But a girl's gotta eat.

Or maybe I could just go on a diet.


Wednesday, March 15, 2006

Sooooooo, the farmer left about 45 minutes ago

Yes, people, he stayed over.

But it's not what you think. He slept on my ever-popular livingroom futon. Because otherwise, a la my dad, who has done this in the dead of winter in an ancient Volvo, he was going to sleep in the cab of his truck. He actually made himself rather comfortable rather quickly, laying initially on what he called his "Amish chastity quilt" on the floor and poking things with his feet while we chatted.

Dinner was delicious, and impressive -- we ate at Casablanca, in Harvard Square, one of his customers. A sous chef there who knows him sent us up a couple of plates of tasty nibbly bits during dinner and came up after to chat as well. During dinner (as well as after), farmer Pete was a gentleman, although he did let me know about the many journalists who seem to want to use him as their sole source of information, but then misquote him. I am used to this and did not in turn let him know about the many farmers who grow inferior vegetables with bugs in them that I only see once I am, say, chopping up my broccoli to put it in the steamer pot.

But he's cuter and more interesting than all my internet dates put together. He comes from a family of self-starters. His mother sounded most impressive -- she was a homesteader of sorts, working super-hard raising food and also doing a bit of homeschooling. One of his sisters owns a flower business and his brother is on the Olympic cross-country ski team.

So is there a chance for romance? Given that he lives four hours away from me and also ran out the door before I could feed him breakfast, I don't honestly know. I did find him to be quite an admirable fellow and I had a swell time. Thanks, farmer Pete!


Tuesday, March 14, 2006

Game On!

I will be meeting Pete, the farmer of so much more than just lettuce, at 7 pm at a T station just a stop away from my own. As he has never seen a picture of me and I have seen just one of him in which I mistakenly remembered a beard, it should be interesting trying to find each other. We're going to dinner in Cambridge. And I think I, and he, are definitely guaranteed an interesting evening.


Monday, March 13, 2006

well, well, well

Aaaaaaaaaaaaaaaand we have telephone contact with the lettuce farmer. He actually farms much more than just lettuce. So perhaps I will call him a much more than just lettuce farmer. Or perhaps I will call him Pete.

It was short and sweet. He's coming into town the next day or so to look at trucks. Oh, and me. I'm actually kind of excited, which is a nice change from the dread I had been feeling at the prospect of meeting a new person of the male persuasion.

In other McPolack news, it's road race season again and I may run in a St. Paddy's-themed 5k this Sunday. I'd like to see if I can actually break my ten minute mile barrier. But I am a wee bit worried about one of my shins and had myself worked up over whether or not I have a stress fracture. I don't think I do but I was hoping to get a free veterinary x-ray this past weekend to check it out. Alas, it wasn't to be. I did have a delightful dinner out with a bunch of dairy farmers on Friday night, though, and narrowly escaped being branded a flatlander.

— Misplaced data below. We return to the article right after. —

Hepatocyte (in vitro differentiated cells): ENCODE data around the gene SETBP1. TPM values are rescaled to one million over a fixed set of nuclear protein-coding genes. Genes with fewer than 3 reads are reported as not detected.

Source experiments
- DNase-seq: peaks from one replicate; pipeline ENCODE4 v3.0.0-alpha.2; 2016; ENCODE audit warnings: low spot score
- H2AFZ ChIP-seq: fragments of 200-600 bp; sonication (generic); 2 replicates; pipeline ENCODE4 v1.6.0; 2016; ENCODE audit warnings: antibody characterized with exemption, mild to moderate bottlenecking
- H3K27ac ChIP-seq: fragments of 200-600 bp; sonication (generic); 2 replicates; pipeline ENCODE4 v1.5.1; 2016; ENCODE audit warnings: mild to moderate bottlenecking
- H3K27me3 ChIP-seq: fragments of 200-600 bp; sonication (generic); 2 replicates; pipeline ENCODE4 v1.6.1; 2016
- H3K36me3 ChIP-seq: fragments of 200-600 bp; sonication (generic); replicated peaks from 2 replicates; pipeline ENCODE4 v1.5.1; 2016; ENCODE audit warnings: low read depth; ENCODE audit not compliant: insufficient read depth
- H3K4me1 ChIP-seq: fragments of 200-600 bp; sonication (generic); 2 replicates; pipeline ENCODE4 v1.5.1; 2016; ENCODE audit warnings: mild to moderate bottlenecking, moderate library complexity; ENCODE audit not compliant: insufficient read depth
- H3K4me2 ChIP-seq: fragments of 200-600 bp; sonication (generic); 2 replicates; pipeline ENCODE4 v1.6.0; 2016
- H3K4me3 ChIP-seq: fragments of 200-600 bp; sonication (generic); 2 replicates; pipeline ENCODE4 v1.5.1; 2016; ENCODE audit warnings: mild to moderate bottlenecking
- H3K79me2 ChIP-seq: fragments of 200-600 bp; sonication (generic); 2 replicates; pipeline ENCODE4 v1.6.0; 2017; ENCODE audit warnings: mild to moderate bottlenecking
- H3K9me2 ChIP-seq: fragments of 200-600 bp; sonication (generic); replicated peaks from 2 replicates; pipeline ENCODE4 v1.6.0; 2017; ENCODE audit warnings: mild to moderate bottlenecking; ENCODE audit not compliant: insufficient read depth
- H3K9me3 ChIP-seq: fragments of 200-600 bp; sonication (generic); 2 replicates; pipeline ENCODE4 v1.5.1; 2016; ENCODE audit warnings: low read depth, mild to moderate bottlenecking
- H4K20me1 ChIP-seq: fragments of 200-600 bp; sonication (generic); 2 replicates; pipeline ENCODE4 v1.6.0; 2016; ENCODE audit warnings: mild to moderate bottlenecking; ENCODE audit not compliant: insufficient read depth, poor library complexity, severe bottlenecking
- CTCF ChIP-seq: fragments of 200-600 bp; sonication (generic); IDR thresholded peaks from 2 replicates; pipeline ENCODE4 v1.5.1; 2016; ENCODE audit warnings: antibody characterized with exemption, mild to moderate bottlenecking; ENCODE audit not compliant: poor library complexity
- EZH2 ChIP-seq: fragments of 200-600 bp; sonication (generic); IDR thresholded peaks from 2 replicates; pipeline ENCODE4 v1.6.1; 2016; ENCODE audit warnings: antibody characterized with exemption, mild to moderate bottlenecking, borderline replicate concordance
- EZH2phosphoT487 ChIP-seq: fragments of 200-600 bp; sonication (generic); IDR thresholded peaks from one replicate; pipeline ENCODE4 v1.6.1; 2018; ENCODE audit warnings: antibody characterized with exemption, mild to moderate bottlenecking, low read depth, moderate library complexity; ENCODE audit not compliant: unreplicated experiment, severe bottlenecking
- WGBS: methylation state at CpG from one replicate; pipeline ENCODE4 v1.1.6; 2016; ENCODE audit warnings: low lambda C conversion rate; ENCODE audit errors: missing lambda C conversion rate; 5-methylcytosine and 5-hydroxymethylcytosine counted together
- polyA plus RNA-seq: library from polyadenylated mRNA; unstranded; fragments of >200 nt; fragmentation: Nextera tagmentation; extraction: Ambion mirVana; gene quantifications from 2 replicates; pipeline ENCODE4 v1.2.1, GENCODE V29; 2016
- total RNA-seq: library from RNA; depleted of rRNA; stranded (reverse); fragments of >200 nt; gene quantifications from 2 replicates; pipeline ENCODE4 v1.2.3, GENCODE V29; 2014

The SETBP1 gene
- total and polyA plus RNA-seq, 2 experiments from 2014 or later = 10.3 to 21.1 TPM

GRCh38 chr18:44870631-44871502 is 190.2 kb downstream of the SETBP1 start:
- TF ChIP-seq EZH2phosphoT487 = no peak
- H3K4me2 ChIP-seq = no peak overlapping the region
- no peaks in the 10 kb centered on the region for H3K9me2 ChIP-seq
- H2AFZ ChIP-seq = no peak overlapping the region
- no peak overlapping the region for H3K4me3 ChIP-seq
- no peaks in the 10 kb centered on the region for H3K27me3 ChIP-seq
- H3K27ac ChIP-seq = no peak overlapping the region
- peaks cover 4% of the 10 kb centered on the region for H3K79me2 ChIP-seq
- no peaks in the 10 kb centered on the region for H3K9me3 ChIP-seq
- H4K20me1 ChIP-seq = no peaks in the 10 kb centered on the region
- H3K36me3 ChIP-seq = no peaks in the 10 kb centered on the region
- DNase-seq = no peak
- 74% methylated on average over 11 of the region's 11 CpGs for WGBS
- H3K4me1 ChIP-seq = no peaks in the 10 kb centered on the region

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Well, well

I just left a message for the lettuce farmer. It was a wee bit nerve racking as, when I really think of it, I have no game whatsoever. I'm not even sure if I'm supposed to have game. I guess in the new millenium I am. I'll have to work on finding it.


Saturday, March 11, 2006


All I have to say is that Dr. Moo and I were at Muddy Waters from 6:20 until 7:10 this evening and there was NO SIGN of Shorty Saladpants. I hope he's okay. I'm going to keep my can of whoop-ass closed until we get confirmation of this.

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Thursday, March 09, 2006

It's funny...

...the things that you think about, the things you remember, when you are writing a book. Like the one that just came to mind as I lit a candle to meditate before heading out to the hipster coffee shop...

...It is 1995. I will be graduating from college in the spring. I'm the executive editor of the student newspaper. I am quite thin (thanks, bulimia!) and apparently fetching enough that two of the editors on staff are having a strange, primordial (it involves the obtaining of fire) fight for my attention. One is the news editor; he is quite pale and nerdy. The other is the photo editor -- he's a bit of a beefcake and is fond of bringing his expensive, thick-framed mountain bike into the newspaper office and bouncing himself around the room on it while talking to me.

Both boys are standing back-end-front before me, trying desperately to light wooden matches using their asses. Nerdy boy is muttering swears under his breath as he swipes the match head again and again against his smooshy bottom. As often happens in real life, beefcake boy wins. You could smash bricks on his fanny; he lights his match in short order. "Ha ha!," he proclaims, looking at me for approval and adulation. I can only shake my head in disbelief.


Wednesday, March 08, 2006